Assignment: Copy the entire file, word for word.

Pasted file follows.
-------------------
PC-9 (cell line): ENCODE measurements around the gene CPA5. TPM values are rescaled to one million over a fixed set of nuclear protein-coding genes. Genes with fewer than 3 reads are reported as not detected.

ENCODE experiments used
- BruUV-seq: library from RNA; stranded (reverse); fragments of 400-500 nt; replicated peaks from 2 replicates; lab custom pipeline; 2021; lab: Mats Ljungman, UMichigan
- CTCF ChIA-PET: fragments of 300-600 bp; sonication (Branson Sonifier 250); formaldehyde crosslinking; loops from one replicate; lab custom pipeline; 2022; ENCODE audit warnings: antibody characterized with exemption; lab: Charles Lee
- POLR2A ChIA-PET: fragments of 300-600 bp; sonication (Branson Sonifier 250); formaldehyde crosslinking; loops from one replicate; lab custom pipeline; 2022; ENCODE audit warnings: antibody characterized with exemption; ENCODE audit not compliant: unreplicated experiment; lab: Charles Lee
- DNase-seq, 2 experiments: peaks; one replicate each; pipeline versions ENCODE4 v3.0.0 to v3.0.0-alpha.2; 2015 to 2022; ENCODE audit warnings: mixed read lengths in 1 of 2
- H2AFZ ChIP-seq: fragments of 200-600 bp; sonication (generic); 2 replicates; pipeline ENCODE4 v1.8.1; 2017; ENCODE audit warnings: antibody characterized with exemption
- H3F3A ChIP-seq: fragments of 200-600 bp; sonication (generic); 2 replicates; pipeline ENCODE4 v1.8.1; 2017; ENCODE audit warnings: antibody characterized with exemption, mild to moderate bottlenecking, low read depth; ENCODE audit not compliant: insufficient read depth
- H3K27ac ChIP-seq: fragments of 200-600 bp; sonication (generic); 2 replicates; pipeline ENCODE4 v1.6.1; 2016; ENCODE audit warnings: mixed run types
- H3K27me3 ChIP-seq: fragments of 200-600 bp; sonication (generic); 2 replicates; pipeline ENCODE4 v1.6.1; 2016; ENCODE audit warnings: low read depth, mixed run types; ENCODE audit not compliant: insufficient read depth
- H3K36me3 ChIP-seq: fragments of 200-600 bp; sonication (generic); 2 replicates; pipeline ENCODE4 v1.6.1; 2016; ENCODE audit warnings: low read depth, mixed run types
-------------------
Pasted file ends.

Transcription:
PC-9 (cell line): ENCODE measurements around the gene CPA5. TPM values are rescaled to one million over a fixed set of nuclear protein-coding genes. Genes with fewer than 3 reads are reported as not detected.

ENCODE experiments used
- BruUV-seq: library from RNA; stranded (reverse); fragments of 400-500 nt; replicated peaks from 2 replicates; lab custom pipeline; 2021; lab: Mats Ljungman, UMichigan
- CTCF ChIA-PET: fragments of 300-600 bp; sonication (Branson Sonifier 250); formaldehyde crosslinking; loops from one replicate; lab custom pipeline; 2022; ENCODE audit warnings: antibody characterized with exemption; lab: Charles Lee
- POLR2A ChIA-PET: fragments of 300-600 bp; sonication (Branson Sonifier 250); formaldehyde crosslinking; loops from one replicate; lab custom pipeline; 2022; ENCODE audit warnings: antibody characterized with exemption; ENCODE audit not compliant: unreplicated experiment; lab: Charles Lee
- DNase-seq, 2 experiments: peaks; one replicate each; pipeline versions ENCODE4 v3.0.0 to v3.0.0-alpha.2; 2015 to 2022; ENCODE audit warnings: mixed read lengths in 1 of 2
- H2AFZ ChIP-seq: fragments of 200-600 bp; sonication (generic); 2 replicates; pipeline ENCODE4 v1.8.1; 2017; ENCODE audit warnings: antibody characterized with exemption
- H3F3A ChIP-seq: fragments of 200-600 bp; sonication (generic); 2 replicates; pipeline ENCODE4 v1.8.1; 2017; ENCODE audit warnings: antibody characterized with exemption, mild to moderate bottlenecking, low read depth; ENCODE audit not compliant: insufficient read depth
- H3K27ac ChIP-seq: fragments of 200-600 bp; sonication (generic); 2 replicates; pipeline ENCODE4 v1.6.1; 2016; ENCODE audit warnings: mixed run types
- H3K27me3 ChIP-seq: fragments of 200-600 bp; sonication (generic); 2 replicates; pipeline ENCODE4 v1.6.1; 2016; ENCODE audit warnings: low read depth, mixed run types; ENCODE audit not compliant: insufficient read depth
- H3K36me3 ChIP-seq: fragments of 200-600 bp; sonication (generic); 2 replicates; pipeline ENCODE4 v1.6.1; 2016; ENCODE audit warnings: low read depth, mixed run types